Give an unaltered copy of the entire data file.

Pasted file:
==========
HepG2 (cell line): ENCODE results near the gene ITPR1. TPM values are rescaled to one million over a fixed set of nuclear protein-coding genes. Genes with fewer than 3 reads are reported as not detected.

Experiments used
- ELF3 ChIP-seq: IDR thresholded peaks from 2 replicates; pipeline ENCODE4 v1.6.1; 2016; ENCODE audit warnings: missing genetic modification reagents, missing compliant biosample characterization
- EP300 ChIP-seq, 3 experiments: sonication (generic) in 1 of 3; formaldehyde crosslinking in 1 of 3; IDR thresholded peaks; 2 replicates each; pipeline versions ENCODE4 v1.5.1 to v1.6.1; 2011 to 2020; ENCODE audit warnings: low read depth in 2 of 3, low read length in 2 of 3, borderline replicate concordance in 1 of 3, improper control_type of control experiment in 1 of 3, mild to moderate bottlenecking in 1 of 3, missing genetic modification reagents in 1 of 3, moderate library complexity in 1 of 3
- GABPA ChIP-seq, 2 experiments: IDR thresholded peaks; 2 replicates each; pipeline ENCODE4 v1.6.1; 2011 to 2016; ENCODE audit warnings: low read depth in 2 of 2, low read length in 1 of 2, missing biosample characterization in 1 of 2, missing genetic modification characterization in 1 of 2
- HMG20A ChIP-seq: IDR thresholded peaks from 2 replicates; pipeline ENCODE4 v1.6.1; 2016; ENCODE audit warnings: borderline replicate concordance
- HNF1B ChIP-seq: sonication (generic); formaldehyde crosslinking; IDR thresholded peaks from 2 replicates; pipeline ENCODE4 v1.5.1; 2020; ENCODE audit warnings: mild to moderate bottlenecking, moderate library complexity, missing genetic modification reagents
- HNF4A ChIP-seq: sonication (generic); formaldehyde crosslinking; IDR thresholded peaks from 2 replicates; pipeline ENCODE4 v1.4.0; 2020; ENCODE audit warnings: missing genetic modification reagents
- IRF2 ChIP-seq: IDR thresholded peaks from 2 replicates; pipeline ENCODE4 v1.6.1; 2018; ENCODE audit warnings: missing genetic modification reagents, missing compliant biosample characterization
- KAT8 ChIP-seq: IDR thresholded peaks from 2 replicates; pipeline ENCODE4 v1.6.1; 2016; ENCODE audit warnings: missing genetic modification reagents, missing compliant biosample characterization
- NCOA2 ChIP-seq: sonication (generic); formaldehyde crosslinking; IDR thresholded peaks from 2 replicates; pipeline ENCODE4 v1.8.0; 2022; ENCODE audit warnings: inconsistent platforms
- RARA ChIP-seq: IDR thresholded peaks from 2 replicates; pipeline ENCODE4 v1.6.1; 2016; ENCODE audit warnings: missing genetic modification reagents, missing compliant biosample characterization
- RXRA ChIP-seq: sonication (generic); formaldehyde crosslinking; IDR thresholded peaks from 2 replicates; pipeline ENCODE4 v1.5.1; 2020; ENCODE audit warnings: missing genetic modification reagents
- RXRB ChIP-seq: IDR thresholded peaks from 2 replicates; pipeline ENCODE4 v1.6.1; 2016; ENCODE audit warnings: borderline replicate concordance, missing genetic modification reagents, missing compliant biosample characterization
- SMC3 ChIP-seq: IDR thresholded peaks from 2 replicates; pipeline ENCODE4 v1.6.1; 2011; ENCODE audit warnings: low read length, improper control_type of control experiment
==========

HepG2 (cell line): ENCODE results near the gene ITPR1. TPM values are rescaled to one million over a fixed set of nuclear protein-coding genes. Genes with fewer than 3 reads are reported as not detected.

Experiments used
- ELF3 ChIP-seq: IDR thresholded peaks from 2 replicates; pipeline ENCODE4 v1.6.1; 2016; ENCODE audit warnings: missing genetic modification reagents, missing compliant biosample characterization
- EP300 ChIP-seq, 3 experiments: sonication (generic) in 1 of 3; formaldehyde crosslinking in 1 of 3; IDR thresholded peaks; 2 replicates each; pipeline versions ENCODE4 v1.5.1 to v1.6.1; 2011 to 2020; ENCODE audit warnings: low read depth in 2 of 3, low read length in 2 of 3, borderline replicate concordance in 1 of 3, improper control_type of control experiment in 1 of 3, mild to moderate bottlenecking in 1 of 3, missing genetic modification reagents in 1 of 3, moderate library complexity in 1 of 3
- GABPA ChIP-seq, 2 experiments: IDR thresholded peaks; 2 replicates each; pipeline ENCODE4 v1.6.1; 2011 to 2016; ENCODE audit warnings: low read depth in 2 of 2, low read length in 1 of 2, missing biosample characterization in 1 of 2, missing genetic modification characterization in 1 of 2
- HMG20A ChIP-seq: IDR thresholded peaks from 2 replicates; pipeline ENCODE4 v1.6.1; 2016; ENCODE audit warnings: borderline replicate concordance
- HNF1B ChIP-seq: sonication (generic); formaldehyde crosslinking; IDR thresholded peaks from 2 replicates; pipeline ENCODE4 v1.5.1; 2020; ENCODE audit warnings: mild to moderate bottlenecking, moderate library complexity, missing genetic modification reagents
- HNF4A ChIP-seq: sonication (generic); formaldehyde crosslinking; IDR thresholded peaks from 2 replicates; pipeline ENCODE4 v1.4.0; 2020; ENCODE audit warnings: missing genetic modification reagents
- IRF2 ChIP-seq: IDR thresholded peaks from 2 replicates; pipeline ENCODE4 v1.6.1; 2018; ENCODE audit warnings: missing genetic modification reagents, missing compliant biosample characterization
- KAT8 ChIP-seq: IDR thresholded peaks from 2 replicates; pipeline ENCODE4 v1.6.1; 2016; ENCODE audit warnings: missing genetic modification reagents, missing compliant biosample characterization
- NCOA2 ChIP-seq: sonication (generic); formaldehyde crosslinking; IDR thresholded peaks from 2 replicates; pipeline ENCODE4 v1.8.0; 2022; ENCODE audit warnings: inconsistent platforms
- RARA ChIP-seq: IDR thresholded peaks from 2 replicates; pipeline ENCODE4 v1.6.1; 2016; ENCODE audit warnings: missing genetic modification reagents, missing compliant biosample characterization
- RXRA ChIP-seq: sonication (generic); formaldehyde crosslinking; IDR thresholded peaks from 2 replicates; pipeline ENCODE4 v1.5.1; 2020; ENCODE audit warnings: missing genetic modification reagents
- RXRB ChIP-seq: IDR thresholded peaks from 2 replicates; pipeline ENCODE4 v1.6.1; 2016; ENCODE audit warnings: borderline replicate concordance, missing genetic modification reagents, missing compliant biosample characterization
- SMC3 ChIP-seq: IDR thresholded peaks from 2 replicates; pipeline ENCODE4 v1.6.1; 2011; ENCODE audit warnings: low read length, improper control_type of control experiment